View full screen - View 1 of Lot 76. A gold and enamel snuff box, Charles-Alexandre Bouillerot, Paris, 1778.
76

A gold and enamel snuff box, Charles-Alexandre Bouillerot, Paris, 1778

Estimate:

25,000 - 35,000 GBP

A gold and enamel snuff box, Charles-Alexandre Bouillerot, Paris, 1778

A gold and enamel snuff box, Charles-Alexandre Bouillerot, Paris, 1778

Estimate:

25,000 - 35,000 GBP

A gold and enamel snuff box, Charles-Alexandre Bouillerot, Paris, 1778


oval, enamelled in dark plum enamel on an opalescent pink ground, simulating moss agate, within white enamel bead borders and entwined red and green garland borders and dividers, maker'smark, charge and discharge marks of Jean Baptiste Fouache, Paris date letter P for 1778

8.1cm., 3 1/8. in. wide

Good general condition; small damage to pink enamel on the lid, some minor losses to enamel


In response to your inquiry, we are pleased to provide you with a general report of the condition of the property described above. Since we are not professional conservators or restorers, we urge you to consult with a restorer or conservator of your choice who will be better able to provide a detailed, professional report. Prospective buyers should inspect each lot to satisfy themselves as to condition and must understand that any statement made by Sotheby's is merely a subjective qualified opinion. NOTWITHSTANDING THIS REPORT OR ANY DISCUSSIONS CONCERNING CONDITION OF A LOT, ALL LOTS ARE OFFERED AND SOLD "AS IS" IN ACCORDANCE WITH THE CONDITIONS OF SALE PRINTED IN THE CATALOGUE.

Walter and Catalina von Pannwitz Collection;
thence by descent
In 1737, Charles-Alexandre Bouillerot was born into a Parisian family with a long tradition in gold box making, the oldest member being the respected bijoutier Nicolas Bouillerot (active 1720-1754). In 1769, Charles-Alexandre became master entering his maker's mark, a ‘fleur de lys couronnée, les deux grains, CAB, une mitre’ (Henry Nocq, Le poinçon de Paris, Paris, 1968, vol. I, p. 164), sponsored by his father. He is listed at rue du Haut Moulin until 1785, followed by rue de la Harpe from 1786-88, and subsequently at quai Pelletier until 1791. Today, gold boxes by Charles-Alexandre Bouillerot can be found in important museum collections, such as the Metropolitan Museum of Art (inv. no. 1975.1.1543), or the Musée du Louvre. For a very similar, although more elongated, example imitating ‘agate arborisée’ in enamel by Bouillerot, see also Serge Grandjean, Catalogue des tabatières, boîtes et étuis des XVIIIe XIXe siècles du musée du Louvre, Paris, 1981, cat. No. 45, p. 59, and for a similar example by the prolific Parisian bijoutier Joseph-Etienne Blerzy, see Sotheby's New York, 16 April 2013, lot 354.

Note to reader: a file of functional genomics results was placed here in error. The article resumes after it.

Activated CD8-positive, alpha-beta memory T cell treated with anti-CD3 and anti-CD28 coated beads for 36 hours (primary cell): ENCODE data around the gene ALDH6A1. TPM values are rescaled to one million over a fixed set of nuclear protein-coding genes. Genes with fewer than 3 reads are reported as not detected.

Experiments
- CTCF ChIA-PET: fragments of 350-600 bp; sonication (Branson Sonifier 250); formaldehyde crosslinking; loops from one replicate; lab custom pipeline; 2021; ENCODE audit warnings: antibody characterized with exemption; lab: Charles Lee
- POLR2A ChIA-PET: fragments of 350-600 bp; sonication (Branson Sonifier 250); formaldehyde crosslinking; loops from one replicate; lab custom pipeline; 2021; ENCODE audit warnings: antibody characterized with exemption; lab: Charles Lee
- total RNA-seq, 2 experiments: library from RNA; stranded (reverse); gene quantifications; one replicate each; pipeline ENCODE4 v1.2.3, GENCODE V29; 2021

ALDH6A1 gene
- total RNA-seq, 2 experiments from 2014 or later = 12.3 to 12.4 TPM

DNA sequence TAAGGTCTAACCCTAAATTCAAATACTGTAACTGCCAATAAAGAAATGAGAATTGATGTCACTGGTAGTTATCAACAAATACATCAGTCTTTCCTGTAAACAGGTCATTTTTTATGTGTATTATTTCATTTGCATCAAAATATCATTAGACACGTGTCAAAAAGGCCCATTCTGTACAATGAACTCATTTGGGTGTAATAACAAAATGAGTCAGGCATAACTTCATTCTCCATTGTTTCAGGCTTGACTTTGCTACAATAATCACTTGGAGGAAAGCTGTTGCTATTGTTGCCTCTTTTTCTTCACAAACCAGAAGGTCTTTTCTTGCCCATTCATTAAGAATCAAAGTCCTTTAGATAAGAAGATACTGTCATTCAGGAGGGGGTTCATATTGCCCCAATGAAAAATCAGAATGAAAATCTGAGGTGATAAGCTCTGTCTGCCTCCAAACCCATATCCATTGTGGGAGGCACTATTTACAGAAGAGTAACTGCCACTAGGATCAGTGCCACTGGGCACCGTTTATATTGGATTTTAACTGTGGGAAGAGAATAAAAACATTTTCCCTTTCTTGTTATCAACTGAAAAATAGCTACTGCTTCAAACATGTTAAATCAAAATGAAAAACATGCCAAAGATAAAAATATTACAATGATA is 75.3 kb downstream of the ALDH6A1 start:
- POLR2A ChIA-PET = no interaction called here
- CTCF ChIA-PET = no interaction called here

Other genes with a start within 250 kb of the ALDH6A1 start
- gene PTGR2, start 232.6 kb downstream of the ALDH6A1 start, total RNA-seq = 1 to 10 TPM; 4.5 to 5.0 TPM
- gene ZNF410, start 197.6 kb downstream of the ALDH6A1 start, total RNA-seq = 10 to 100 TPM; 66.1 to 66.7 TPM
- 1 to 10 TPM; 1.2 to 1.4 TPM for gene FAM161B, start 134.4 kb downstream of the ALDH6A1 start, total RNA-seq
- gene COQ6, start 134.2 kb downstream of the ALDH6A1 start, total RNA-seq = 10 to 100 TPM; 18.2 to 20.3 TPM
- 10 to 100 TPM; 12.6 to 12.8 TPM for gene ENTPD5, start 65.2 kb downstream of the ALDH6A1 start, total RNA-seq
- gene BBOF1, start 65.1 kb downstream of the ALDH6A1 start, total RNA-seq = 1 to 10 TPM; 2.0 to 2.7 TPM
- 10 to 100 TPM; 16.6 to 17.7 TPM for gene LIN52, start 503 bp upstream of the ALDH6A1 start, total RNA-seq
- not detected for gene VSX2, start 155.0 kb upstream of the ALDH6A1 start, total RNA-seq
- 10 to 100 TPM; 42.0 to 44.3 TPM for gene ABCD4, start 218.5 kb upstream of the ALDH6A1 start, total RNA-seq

Like most 18th century trends in Parisian gold box making, this imitation of a patterned agate in pale pink and purple enamel was a short-lived one – most gold boxes in this style seem to date between the late seventeen seventies, such as the present lot and 1782/3. A fascination and scientific interest in hardstones, and agates in particular, predates the 18th by far, but the were especially admired in that period for being ‘quintessential stones of imagery’ (Alexis Kugel, Gold, Jasper and Carnelian, Johann Christian Neuber at the Saxon Court, London, 2012, p. 51), providing an abundance of objects or landscapes to be seen in the natural pattern of the stone.